Tuesday, May 03, 2005

My Mommy is a Picture

The first art contest I ever won was sponsored by the Gateway Bank at Lincoln's first shopping mall. Gateway Mall was built at 61st and O Streets in 1959-60. "My Mommy is a Picture" was the name of the contest, which doesn't always translate to meaning one's mom is pretty as a picture. The neighbor kids told me that my painting of my mom was really ugly, but I won. My mom did not have a flip hairdo, or magenta lips in the picture. I hadn't handled the paints very skillfully, and I had a lot of trouble mixing the apricot/peach color of Fritzi's dress. This was the early Sixties, and I was eight years old or younger. The painting was probably done on a piece of shirt cardboard or scrap paper from Dad's office. I know it was covered in Saran Wrap to look more "professional". Presentation is so important in competitions! The big prize was either one dollar or three. Gateway Bank might have hoped I would open an account with my winnings.

My sister and I found the costume jewelry that went with Fritzi's apricot/peach dress in January. The short minutes we spent looking through Mom's jewelry box were a very powerful reconnection for us. We both felt like we were little girls waiting for the bridge club ladies to arrive and eat dessert.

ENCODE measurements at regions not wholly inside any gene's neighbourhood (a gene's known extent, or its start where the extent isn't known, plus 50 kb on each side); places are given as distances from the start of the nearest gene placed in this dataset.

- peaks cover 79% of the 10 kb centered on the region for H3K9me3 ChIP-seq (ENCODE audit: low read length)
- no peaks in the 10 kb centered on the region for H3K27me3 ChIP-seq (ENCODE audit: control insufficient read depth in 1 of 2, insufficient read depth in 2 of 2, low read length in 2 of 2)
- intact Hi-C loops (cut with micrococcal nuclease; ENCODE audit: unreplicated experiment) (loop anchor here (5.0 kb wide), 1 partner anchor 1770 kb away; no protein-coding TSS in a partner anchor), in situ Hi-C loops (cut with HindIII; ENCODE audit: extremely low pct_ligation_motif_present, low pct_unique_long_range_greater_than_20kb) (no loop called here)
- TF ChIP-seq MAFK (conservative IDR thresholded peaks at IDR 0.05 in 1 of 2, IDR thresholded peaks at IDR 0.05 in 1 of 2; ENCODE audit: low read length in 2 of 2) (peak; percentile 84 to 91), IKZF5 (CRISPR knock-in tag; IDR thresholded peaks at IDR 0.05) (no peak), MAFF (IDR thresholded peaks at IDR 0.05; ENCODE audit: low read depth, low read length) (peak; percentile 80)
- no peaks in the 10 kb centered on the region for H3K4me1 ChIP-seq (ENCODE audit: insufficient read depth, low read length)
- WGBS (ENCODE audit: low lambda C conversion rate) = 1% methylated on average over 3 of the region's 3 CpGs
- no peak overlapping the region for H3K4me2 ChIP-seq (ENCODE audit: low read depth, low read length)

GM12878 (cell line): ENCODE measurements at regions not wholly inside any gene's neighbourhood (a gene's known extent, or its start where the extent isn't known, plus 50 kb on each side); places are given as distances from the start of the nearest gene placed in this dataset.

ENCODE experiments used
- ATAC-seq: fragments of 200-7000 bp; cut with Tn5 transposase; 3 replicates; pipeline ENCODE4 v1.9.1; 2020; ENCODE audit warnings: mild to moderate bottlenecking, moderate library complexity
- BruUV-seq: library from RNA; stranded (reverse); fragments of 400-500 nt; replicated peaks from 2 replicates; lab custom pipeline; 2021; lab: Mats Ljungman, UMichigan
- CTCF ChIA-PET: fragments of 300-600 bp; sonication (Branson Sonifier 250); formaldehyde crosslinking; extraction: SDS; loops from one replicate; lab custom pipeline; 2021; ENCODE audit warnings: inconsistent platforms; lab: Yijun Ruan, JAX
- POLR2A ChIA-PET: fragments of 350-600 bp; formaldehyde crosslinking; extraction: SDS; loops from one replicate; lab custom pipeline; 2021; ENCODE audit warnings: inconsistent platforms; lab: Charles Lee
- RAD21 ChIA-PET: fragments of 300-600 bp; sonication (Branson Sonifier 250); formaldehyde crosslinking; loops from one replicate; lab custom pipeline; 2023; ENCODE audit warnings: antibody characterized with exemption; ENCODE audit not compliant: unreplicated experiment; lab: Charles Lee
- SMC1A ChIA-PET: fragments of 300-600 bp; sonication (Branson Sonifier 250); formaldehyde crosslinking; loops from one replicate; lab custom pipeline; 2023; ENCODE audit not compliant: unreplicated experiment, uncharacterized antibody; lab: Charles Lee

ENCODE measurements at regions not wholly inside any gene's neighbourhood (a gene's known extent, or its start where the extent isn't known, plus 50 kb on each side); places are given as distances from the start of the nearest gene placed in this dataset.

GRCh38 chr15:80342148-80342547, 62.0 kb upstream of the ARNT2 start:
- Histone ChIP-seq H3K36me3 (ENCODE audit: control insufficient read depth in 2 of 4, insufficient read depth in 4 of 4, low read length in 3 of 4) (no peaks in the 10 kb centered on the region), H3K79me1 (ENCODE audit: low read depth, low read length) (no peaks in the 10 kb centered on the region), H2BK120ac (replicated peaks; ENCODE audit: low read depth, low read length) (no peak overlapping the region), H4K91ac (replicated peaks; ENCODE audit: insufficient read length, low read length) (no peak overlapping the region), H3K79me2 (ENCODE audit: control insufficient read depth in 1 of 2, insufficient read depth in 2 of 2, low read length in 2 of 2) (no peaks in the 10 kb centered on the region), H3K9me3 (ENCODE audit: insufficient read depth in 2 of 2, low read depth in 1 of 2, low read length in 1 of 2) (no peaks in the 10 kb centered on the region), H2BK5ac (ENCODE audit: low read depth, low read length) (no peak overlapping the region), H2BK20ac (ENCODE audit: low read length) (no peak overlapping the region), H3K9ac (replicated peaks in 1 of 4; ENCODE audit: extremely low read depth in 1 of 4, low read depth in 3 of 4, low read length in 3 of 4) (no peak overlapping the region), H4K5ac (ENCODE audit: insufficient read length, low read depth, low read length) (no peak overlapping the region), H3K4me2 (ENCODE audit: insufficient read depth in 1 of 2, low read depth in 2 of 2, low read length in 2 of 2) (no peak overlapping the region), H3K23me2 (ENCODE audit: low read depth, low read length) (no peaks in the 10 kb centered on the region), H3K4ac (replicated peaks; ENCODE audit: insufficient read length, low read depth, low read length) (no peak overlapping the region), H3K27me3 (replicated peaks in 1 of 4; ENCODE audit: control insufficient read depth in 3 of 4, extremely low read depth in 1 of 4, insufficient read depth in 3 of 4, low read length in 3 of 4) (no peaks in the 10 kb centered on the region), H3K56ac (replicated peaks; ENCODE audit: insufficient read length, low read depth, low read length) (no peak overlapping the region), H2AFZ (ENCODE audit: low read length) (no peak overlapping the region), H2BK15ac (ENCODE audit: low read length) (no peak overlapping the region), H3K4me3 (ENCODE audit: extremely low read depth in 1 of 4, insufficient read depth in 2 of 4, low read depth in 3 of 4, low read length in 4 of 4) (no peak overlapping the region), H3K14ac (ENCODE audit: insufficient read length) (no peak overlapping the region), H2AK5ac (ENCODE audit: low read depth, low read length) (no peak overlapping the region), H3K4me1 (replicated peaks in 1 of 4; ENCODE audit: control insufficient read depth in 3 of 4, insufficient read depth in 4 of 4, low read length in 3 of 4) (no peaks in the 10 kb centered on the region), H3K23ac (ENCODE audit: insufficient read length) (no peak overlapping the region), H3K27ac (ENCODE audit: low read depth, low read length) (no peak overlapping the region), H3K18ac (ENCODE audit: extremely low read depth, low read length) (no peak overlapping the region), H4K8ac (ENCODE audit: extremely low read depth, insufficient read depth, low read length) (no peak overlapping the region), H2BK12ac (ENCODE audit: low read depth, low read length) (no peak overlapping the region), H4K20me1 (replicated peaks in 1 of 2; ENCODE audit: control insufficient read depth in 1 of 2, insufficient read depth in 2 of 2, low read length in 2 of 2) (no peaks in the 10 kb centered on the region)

It was so exciting for us to greet those ladies, to stay up past eight although already in our PJs, and to help carry the plates of ice cream pie or blueberry dessert out to the living room. Once we were tucked into bed, the sounds of the ladies visiting and the cards on the folding tables lulled us to sleep against our will.

My elementary art students are making "My Mommy is a Picture" portraits to give their moms next Sunday. The cut and torn construction paper efforts often bear a surprising resemblance to the students' mothers. The portraits don't have magenta princess lips or flip hairdos. They look like moms who drive carpools, get sunburned at t-ball games, deal with the kitty litter, and somehow forget to carry in the last grocery bag from the car trunk, the bag with the pound of ground chuck.

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